The dollar rises while the euro falls
The dollar rose on Tuesday as an August report on the US services industry confirmed that the country was not in recession, while the euro and rate-sensitive Japanese yen fell more against the greenback.
The dollar index jumped 0.529% after the Institute for Supply Management said that its non-manufacturing PMI increased to 56.8 from 56.6 in July, the second consecutive monthly increase following three months of contractions. The euro and pound initially rebounded from multi-year lows against the dollar set on Monday, but the euro later fell to a fresh 20-year low.
Currency markets are paying close attention to central bank rate hikes, with the Bank of Japan standing out at the Jackson Hole symposium as the only one steadfast in maintaining monetary policy accommodative.
The pound increased but eventually traded barely altered, gaining 0.01% to $1.1524. The euro slipped 0.18% to $0.9908, edging closer to parity with the dollar.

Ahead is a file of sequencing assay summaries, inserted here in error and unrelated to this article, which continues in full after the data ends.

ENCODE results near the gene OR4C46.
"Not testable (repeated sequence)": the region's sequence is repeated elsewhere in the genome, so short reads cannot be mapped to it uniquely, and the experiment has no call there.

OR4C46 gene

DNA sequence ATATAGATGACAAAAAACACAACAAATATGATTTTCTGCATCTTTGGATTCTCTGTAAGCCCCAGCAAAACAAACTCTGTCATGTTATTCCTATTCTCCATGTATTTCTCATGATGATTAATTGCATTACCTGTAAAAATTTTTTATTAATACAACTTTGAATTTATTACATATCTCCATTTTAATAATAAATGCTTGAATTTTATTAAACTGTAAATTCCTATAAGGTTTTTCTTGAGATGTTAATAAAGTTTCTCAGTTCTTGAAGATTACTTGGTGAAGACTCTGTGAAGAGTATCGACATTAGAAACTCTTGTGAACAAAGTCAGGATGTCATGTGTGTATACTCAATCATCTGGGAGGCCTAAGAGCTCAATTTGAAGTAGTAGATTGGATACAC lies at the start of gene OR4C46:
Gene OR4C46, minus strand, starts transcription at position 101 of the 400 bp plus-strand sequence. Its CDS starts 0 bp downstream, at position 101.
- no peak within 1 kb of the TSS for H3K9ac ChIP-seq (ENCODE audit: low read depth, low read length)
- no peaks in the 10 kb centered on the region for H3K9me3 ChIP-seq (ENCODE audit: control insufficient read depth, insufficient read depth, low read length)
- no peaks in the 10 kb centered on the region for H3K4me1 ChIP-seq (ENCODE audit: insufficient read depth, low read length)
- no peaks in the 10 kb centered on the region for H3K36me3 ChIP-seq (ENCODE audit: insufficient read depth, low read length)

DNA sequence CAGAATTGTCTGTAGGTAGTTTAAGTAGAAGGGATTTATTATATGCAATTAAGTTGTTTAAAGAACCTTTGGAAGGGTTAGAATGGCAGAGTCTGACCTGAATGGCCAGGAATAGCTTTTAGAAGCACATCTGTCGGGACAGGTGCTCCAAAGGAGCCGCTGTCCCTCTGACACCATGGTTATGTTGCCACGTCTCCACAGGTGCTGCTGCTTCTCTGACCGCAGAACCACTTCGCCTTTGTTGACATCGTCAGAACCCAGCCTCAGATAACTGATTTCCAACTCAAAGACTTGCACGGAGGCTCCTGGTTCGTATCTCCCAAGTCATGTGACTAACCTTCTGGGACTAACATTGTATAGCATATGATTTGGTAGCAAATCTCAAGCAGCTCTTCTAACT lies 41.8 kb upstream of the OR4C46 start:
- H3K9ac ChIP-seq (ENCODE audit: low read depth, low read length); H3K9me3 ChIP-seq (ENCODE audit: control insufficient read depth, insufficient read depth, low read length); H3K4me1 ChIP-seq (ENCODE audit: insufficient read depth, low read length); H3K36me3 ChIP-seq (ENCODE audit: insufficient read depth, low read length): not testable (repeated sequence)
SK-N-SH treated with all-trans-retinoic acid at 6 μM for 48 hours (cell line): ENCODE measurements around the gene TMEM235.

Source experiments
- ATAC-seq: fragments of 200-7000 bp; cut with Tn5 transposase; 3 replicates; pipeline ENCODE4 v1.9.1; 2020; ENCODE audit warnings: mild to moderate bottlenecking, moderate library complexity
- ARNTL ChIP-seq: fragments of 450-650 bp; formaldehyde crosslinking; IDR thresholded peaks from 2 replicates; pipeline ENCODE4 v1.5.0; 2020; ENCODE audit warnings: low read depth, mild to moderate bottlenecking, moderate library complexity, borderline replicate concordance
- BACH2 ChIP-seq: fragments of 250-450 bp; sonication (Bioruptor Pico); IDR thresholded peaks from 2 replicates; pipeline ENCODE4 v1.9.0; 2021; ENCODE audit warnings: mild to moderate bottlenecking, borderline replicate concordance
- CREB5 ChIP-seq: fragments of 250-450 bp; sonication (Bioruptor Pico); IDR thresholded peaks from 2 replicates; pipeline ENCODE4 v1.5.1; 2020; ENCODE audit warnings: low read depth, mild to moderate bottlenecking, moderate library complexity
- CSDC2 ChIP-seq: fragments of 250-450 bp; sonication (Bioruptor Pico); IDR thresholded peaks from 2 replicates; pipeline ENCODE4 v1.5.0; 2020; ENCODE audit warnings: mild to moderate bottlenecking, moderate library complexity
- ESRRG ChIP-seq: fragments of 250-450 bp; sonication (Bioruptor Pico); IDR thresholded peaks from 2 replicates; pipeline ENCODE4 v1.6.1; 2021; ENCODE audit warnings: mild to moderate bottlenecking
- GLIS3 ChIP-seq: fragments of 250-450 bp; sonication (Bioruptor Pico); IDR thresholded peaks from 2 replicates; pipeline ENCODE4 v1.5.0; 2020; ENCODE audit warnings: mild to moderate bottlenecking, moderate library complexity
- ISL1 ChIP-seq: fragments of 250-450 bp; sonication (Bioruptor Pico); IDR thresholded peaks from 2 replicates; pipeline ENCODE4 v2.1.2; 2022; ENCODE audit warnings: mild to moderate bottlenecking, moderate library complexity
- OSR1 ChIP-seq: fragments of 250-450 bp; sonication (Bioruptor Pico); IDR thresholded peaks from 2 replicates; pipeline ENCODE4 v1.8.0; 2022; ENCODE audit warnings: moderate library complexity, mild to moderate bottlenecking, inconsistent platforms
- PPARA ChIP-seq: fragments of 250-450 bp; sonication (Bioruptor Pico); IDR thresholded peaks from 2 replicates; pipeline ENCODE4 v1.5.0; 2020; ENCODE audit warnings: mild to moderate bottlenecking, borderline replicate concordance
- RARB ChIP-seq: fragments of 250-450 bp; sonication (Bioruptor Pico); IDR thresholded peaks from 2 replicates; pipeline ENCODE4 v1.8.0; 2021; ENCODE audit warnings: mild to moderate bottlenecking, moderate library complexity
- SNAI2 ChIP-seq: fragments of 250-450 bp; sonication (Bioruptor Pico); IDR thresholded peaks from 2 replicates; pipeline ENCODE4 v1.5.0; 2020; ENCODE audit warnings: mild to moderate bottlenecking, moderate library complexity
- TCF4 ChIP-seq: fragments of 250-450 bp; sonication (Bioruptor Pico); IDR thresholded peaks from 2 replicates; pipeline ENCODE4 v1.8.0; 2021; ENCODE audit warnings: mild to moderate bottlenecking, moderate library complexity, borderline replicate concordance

Britain’s incoming Prime Minister Liz Truss is proposing a freeze on family heating bills to avoid a winter cost-of-living crisis for millions of homes.
After Russia cut gas exports to the EU, European Union ministers will meet on Friday to consider immediate measures to respond to a jump in gas and power costs that is hurting European business and raising home bills.
The AUS dollar fell to a seven-week low after the Reserve Bank of Australia boosted its cash rate by 50 basis points but indicated that future rate hikes would not be predetermined.
In China, the government’s efforts to stem the yuan’s recent devaluation were failing, with the yuan falling to a new two-year low of 6.9777 in offshore trade.
The yen fell to its lowest level versus the US dollar since August 1998 on Tuesday, as hedge funds in Europe and the US resumed wagers that the Bank of Japan’s ultra-easy monetary policy will be maintained.
Japan’s yen fell as high as 1.71% to 142.89 per dollar in a furious sell-off that began late in Tokyo and intensified in the New York trading session.